ZombieChessClub
    14th Aug, 2016
    0.05
    I'm not sure how anyone is getting good results from this recipe. I made it tonight and it was very wet- required longer to cook... Ended up too dense with very little rise. (I even separated and whipped the eggs). In the end it has a nice biscuit-y outside but too dense on the inside. Tasted strongly of eggs. The only real positive is that it isn't too sweet.

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    suederrick
    1st Feb, 2016
    When baking cakes using an artificial sweetener, rather than sugar, (you mention Xylitol can be used instead of caster sugar in the recipe for Classic Victoria Sandwich), would you expect the cake to rise in the same way it would if you had used actual sugar? Only, I have tried making a sponge using Canderel 'Ideal for baking', following a recipe on their website, and after baking, the 'sponge' hasn't risen at all - it is the same size as it was when I put the raw mix into the baking tin, and rather 'heavy' - not at all 'sponge'-like, and not particularly nice to eat, as it's a bit stodgy. I am pre-diabetic, and my Mum is diabetic, so we are looking for a nice sponge cake recipe that we can both make and enjoy eating - and not be embarassed to serve if we ever have anyone pop round for a cup of tea and a slice of cake........ Any help/advice would be greatly appreciated. Thanks x
    goodfoodteam's picture
    goodfoodteam
    21st Mar, 2016
    Sorry hear about your cake! Yes we especially like the results from using xylitol, so we recommend that you give it a try. You can buy it in health-food stores and some supermarkets. Xylitol, despite its synthetic sounding name, is derived from the woody fibres of plants; it looks like sugar but contains 40% fewer calories. It has around the same sweetness as sugar, so you can use it as a straight substitute in any of your favourite recipes, except where yeast is used as xylitol can't feed yeast in the same way that sugar can. You can't caramelise with xylitol either. The reason some other sweeteners don't work as well is because they are often sweeter than sugar so you use less. This alters the balance of a recipe and how the other ingredients interact with it. Good luck and hope this helps with your baking in the future.
    ali64
    22nd Feb, 2016
    5.05
    I followed the recipe step by step, the only adjustment with the cake recipe was exchanging the sugar for Xylitol....the same amount of 200gms, I was thrilled with the result. The cake was lovely and light and looked very impressive. I sandwiched the cake together with Xylitol apricot jam and whipped 'lite' cream. A small sprinkle of icing sugar and WOW.......really delicious and a super treat for all. Good luck.
    bashfulbaker
    29th Nov, 2015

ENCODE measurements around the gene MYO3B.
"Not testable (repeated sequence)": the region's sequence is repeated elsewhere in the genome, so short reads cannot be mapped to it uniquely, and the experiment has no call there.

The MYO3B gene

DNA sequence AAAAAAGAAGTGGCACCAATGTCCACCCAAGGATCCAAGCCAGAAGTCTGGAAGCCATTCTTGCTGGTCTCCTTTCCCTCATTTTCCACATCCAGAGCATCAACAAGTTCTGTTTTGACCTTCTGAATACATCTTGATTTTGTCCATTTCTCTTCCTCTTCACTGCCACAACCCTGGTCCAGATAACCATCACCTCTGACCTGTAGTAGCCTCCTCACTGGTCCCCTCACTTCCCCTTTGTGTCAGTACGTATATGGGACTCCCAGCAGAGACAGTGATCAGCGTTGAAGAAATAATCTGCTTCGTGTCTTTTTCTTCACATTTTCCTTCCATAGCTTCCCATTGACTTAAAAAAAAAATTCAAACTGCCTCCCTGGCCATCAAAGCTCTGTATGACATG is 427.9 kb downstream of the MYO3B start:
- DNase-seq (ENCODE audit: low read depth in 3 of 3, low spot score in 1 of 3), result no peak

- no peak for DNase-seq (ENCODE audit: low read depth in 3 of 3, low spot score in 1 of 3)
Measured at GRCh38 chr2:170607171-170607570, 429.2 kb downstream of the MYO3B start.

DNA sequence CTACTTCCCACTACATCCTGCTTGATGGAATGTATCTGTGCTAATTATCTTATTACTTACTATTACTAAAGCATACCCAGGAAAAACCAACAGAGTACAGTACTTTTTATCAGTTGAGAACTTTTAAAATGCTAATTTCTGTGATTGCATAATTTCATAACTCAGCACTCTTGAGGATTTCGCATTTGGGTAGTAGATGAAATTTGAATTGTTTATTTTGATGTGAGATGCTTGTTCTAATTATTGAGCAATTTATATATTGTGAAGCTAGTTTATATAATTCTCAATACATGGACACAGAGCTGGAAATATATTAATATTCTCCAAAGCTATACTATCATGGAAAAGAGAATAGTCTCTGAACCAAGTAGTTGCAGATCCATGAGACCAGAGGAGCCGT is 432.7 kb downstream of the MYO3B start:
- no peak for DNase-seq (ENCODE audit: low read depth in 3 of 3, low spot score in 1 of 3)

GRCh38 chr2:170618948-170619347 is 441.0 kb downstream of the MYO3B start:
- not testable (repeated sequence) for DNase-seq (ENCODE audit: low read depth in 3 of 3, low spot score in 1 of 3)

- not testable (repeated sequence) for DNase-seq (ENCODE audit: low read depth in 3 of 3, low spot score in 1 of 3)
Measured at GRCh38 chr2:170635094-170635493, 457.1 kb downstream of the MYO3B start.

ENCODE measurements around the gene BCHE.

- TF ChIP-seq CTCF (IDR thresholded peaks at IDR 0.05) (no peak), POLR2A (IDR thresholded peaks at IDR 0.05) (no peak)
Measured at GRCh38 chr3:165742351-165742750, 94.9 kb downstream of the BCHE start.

Hello, I have an order for a 5 layer dairy free vanilla sponge, I've had great success with this recipe in the past- but wonder can I substitute the butter for a dairy free spread? I'm a little concerned about the overall texture! Any advice would be greatly appreciated :)
    goodfoodteam's picture
    goodfoodteam
    10th Dec, 2015
    Must admit we haven't tried it with a dairy free spread, but looking online at other recipes, a dairy free spread that is suitable for baking does seem to get the thumbs up from many vegans or people who can't eat dairy products. Obviously it won't have the same buttery flavour, but you could add a dash of vanilla to the mixture to compensate. If you have time, it might be worth doing a trial run with a 2 egg mixture just to put your mind at rest.
    Saimahhassanxo
    14th Nov, 2015
    Is it salted or unsalted butter that you use
    goodfoodteam's picture
    goodfoodteam
    20th Nov, 2015
    It is all down to personal taste, but many bakers like salted as it seems to give a more buttery flavour to the finished result.
    rayjudah
    21st Oct, 2015
    I want to use this recipe to make 6 small to medium layers. Should I double the mixture? Thanks!
    goodfoodteam's picture
    goodfoodteam
    20th Nov, 2015
    It is hard to estimate without knowing the tin sizes, but yes double the quantity sounds right to us for 6 smaller cakes.
    jondmoss
    7th Mar, 2015
    My first ever attempt to bake, think I followed the recipe perfectly however the sponge came out brown and spongy as instructed on the top but not cooked in the middle. What is my most likely mistake? Oven temperature or time? Or what?

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    katewashington
    27th Nov, 2013
    I used Cadbury's dark and milk chocolate, 99g bar of each melted and mixed with 300ml sour cream enough to cover the whole cake. It was absolutely delicious. I think I got the recipe from this site.
    tillyfloss80
    6th Sep, 2013
    5.05
    Simply halve the sponge recipe if you can't fit 2 tins in your oven together. Make up the other half and bake whilst the first sponge is cooling. As suggested by handsonpaws.